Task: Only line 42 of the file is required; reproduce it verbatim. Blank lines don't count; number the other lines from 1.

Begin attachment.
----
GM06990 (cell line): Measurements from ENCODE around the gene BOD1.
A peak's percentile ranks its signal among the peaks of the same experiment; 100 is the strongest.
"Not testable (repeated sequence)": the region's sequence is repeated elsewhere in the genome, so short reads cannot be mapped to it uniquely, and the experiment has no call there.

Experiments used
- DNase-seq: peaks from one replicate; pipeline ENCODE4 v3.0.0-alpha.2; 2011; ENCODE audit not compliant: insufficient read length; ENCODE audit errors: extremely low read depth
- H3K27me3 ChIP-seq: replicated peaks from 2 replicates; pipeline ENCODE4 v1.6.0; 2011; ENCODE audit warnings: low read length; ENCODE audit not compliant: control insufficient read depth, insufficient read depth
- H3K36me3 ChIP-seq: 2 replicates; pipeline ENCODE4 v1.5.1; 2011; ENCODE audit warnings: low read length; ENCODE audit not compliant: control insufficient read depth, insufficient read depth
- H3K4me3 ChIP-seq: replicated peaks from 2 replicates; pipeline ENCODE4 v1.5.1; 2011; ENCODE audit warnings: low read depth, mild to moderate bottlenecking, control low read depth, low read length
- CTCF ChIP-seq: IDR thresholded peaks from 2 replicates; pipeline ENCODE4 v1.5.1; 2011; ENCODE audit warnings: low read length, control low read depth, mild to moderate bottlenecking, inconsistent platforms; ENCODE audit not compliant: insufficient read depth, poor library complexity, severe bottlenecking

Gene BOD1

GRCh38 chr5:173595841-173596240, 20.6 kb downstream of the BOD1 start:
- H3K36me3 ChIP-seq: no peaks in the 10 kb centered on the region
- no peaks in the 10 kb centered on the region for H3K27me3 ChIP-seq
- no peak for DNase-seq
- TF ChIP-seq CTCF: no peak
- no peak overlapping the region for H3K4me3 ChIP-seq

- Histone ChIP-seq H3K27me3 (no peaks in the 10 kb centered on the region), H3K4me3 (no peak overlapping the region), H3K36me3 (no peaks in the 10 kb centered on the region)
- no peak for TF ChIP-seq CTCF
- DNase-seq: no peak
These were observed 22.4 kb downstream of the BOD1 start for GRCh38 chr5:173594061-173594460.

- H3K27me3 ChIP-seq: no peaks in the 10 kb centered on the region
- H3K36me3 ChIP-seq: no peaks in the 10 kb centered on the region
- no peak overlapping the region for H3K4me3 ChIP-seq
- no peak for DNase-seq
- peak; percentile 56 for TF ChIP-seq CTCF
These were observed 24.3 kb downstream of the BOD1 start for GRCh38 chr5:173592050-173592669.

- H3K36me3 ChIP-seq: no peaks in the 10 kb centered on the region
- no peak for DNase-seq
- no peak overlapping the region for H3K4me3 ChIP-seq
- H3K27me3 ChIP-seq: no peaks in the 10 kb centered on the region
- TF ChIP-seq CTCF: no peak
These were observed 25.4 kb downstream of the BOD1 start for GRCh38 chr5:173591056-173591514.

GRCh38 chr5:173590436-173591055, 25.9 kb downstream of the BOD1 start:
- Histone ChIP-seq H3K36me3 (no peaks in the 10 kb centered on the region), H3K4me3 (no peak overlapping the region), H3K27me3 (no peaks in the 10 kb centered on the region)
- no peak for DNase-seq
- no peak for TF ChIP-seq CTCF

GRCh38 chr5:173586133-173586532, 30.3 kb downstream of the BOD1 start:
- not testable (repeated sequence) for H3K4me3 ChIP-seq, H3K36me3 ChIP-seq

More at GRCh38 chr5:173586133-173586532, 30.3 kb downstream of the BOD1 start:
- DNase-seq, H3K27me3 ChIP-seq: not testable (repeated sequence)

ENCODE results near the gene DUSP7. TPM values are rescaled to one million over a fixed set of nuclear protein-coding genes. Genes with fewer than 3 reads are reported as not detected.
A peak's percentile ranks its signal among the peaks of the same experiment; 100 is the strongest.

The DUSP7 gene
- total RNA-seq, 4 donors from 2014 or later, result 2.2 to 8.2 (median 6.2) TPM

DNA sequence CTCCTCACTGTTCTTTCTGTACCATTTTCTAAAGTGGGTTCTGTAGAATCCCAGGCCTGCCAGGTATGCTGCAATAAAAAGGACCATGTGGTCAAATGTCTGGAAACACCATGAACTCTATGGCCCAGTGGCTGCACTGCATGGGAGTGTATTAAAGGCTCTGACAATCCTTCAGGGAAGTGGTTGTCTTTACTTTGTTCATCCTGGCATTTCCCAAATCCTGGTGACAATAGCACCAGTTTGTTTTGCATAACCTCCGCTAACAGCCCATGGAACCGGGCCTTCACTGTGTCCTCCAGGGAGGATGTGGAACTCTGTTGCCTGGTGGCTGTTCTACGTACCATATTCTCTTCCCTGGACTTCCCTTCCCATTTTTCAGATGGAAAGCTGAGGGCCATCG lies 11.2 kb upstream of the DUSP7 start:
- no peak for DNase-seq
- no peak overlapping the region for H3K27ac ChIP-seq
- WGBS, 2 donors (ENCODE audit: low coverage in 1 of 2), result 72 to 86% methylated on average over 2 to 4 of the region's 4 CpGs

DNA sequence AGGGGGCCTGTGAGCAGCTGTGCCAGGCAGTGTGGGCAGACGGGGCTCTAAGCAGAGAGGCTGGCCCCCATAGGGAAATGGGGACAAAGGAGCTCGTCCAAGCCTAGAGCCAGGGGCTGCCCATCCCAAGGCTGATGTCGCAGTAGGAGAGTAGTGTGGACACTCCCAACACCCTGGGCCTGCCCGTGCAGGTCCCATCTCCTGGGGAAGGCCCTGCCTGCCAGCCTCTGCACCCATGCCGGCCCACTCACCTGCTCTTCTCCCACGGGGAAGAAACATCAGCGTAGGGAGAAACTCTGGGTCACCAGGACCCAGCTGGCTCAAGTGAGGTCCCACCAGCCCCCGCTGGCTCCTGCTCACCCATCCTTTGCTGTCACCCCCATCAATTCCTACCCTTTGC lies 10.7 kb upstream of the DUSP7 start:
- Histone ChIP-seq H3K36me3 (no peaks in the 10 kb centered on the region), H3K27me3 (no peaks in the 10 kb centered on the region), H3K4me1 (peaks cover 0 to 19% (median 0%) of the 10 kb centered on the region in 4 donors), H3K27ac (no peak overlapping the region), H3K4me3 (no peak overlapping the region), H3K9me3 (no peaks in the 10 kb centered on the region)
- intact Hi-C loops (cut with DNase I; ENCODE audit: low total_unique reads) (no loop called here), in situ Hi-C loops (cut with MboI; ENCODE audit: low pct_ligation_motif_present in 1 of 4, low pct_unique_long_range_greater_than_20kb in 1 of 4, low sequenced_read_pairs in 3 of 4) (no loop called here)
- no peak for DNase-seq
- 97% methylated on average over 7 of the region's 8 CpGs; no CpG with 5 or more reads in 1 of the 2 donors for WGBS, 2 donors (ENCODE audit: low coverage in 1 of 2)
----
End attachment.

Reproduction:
A peak's percentile ranks its signal among the peaks of the same experiment; 100 is the strongest.